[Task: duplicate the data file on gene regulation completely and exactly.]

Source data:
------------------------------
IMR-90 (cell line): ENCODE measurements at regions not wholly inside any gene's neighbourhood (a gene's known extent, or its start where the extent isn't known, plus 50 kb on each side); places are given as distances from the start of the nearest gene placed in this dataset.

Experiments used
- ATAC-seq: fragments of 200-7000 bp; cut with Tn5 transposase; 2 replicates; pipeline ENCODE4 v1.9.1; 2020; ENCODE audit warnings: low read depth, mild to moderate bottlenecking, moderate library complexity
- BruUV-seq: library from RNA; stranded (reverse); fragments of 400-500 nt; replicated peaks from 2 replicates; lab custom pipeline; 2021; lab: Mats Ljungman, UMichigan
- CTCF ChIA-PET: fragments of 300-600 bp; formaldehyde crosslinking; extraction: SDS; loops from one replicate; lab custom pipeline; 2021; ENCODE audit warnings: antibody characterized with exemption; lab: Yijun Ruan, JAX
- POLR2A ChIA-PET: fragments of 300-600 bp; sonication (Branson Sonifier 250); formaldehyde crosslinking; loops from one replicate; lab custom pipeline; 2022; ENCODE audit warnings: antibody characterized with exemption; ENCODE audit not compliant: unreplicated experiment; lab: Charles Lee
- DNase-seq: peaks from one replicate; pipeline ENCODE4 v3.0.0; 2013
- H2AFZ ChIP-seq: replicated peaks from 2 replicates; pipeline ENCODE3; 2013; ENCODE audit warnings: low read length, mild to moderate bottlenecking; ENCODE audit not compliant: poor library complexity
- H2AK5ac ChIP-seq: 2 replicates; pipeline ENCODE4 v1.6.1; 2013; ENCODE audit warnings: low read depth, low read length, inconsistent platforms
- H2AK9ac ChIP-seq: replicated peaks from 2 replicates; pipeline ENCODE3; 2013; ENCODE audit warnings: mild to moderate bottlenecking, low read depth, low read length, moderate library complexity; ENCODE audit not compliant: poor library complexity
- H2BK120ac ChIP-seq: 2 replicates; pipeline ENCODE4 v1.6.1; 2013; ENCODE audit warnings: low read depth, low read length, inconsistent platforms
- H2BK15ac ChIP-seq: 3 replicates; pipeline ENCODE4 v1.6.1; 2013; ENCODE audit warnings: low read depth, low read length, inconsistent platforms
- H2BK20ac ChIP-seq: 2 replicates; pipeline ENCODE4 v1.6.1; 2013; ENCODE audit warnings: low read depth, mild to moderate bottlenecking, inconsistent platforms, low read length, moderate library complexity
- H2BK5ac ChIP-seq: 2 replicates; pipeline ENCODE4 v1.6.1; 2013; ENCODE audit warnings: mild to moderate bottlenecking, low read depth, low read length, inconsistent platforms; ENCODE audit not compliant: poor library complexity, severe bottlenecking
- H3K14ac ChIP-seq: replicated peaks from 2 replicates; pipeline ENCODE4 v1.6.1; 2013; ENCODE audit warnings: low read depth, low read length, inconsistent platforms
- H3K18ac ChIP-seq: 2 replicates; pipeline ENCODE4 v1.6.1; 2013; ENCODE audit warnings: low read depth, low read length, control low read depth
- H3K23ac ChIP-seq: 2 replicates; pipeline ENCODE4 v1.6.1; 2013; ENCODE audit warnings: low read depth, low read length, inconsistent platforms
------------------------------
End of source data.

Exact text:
IMR-90 (cell line): ENCODE measurements at regions not wholly inside any gene's neighbourhood (a gene's known extent, or its start where the extent isn't known, plus 50 kb on each side); places are given as distances from the start of the nearest gene placed in this dataset.

Experiments used
- ATAC-seq: fragments of 200-7000 bp; cut with Tn5 transposase; 2 replicates; pipeline ENCODE4 v1.9.1; 2020; ENCODE audit warnings: low read depth, mild to moderate bottlenecking, moderate library complexity
- BruUV-seq: library from RNA; stranded (reverse); fragments of 400-500 nt; replicated peaks from 2 replicates; lab custom pipeline; 2021; lab: Mats Ljungman, UMichigan
- CTCF ChIA-PET: fragments of 300-600 bp; formaldehyde crosslinking; extraction: SDS; loops from one replicate; lab custom pipeline; 2021; ENCODE audit warnings: antibody characterized with exemption; lab: Yijun Ruan, JAX
- POLR2A ChIA-PET: fragments of 300-600 bp; sonication (Branson Sonifier 250); formaldehyde crosslinking; loops from one replicate; lab custom pipeline; 2022; ENCODE audit warnings: antibody characterized with exemption; ENCODE audit not compliant: unreplicated experiment; lab: Charles Lee
- DNase-seq: peaks from one replicate; pipeline ENCODE4 v3.0.0; 2013
- H2AFZ ChIP-seq: replicated peaks from 2 replicates; pipeline ENCODE3; 2013; ENCODE audit warnings: low read length, mild to moderate bottlenecking; ENCODE audit not compliant: poor library complexity
- H2AK5ac ChIP-seq: 2 replicates; pipeline ENCODE4 v1.6.1; 2013; ENCODE audit warnings: low read depth, low read length, inconsistent platforms
- H2AK9ac ChIP-seq: replicated peaks from 2 replicates; pipeline ENCODE3; 2013; ENCODE audit warnings: mild to moderate bottlenecking, low read depth, low read length, moderate library complexity; ENCODE audit not compliant: poor library complexity
- H2BK120ac ChIP-seq: 2 replicates; pipeline ENCODE4 v1.6.1; 2013; ENCODE audit warnings: low read depth, low read length, inconsistent platforms
- H2BK15ac ChIP-seq: 3 replicates; pipeline ENCODE4 v1.6.1; 2013; ENCODE audit warnings: low read depth, low read length, inconsistent platforms
- H2BK20ac ChIP-seq: 2 replicates; pipeline ENCODE4 v1.6.1; 2013; ENCODE audit warnings: low read depth, mild to moderate bottlenecking, inconsistent platforms, low read length, moderate library complexity
- H2BK5ac ChIP-seq: 2 replicates; pipeline ENCODE4 v1.6.1; 2013; ENCODE audit warnings: mild to moderate bottlenecking, low read depth, low read length, inconsistent platforms; ENCODE audit not compliant: poor library complexity, severe bottlenecking
- H3K14ac ChIP-seq: replicated peaks from 2 replicates; pipeline ENCODE4 v1.6.1; 2013; ENCODE audit warnings: low read depth, low read length, inconsistent platforms
- H3K18ac ChIP-seq: 2 replicates; pipeline ENCODE4 v1.6.1; 2013; ENCODE audit warnings: low read depth, low read length, control low read depth
- H3K23ac ChIP-seq: 2 replicates; pipeline ENCODE4 v1.6.1; 2013; ENCODE audit warnings: low read depth, low read length, inconsistent platforms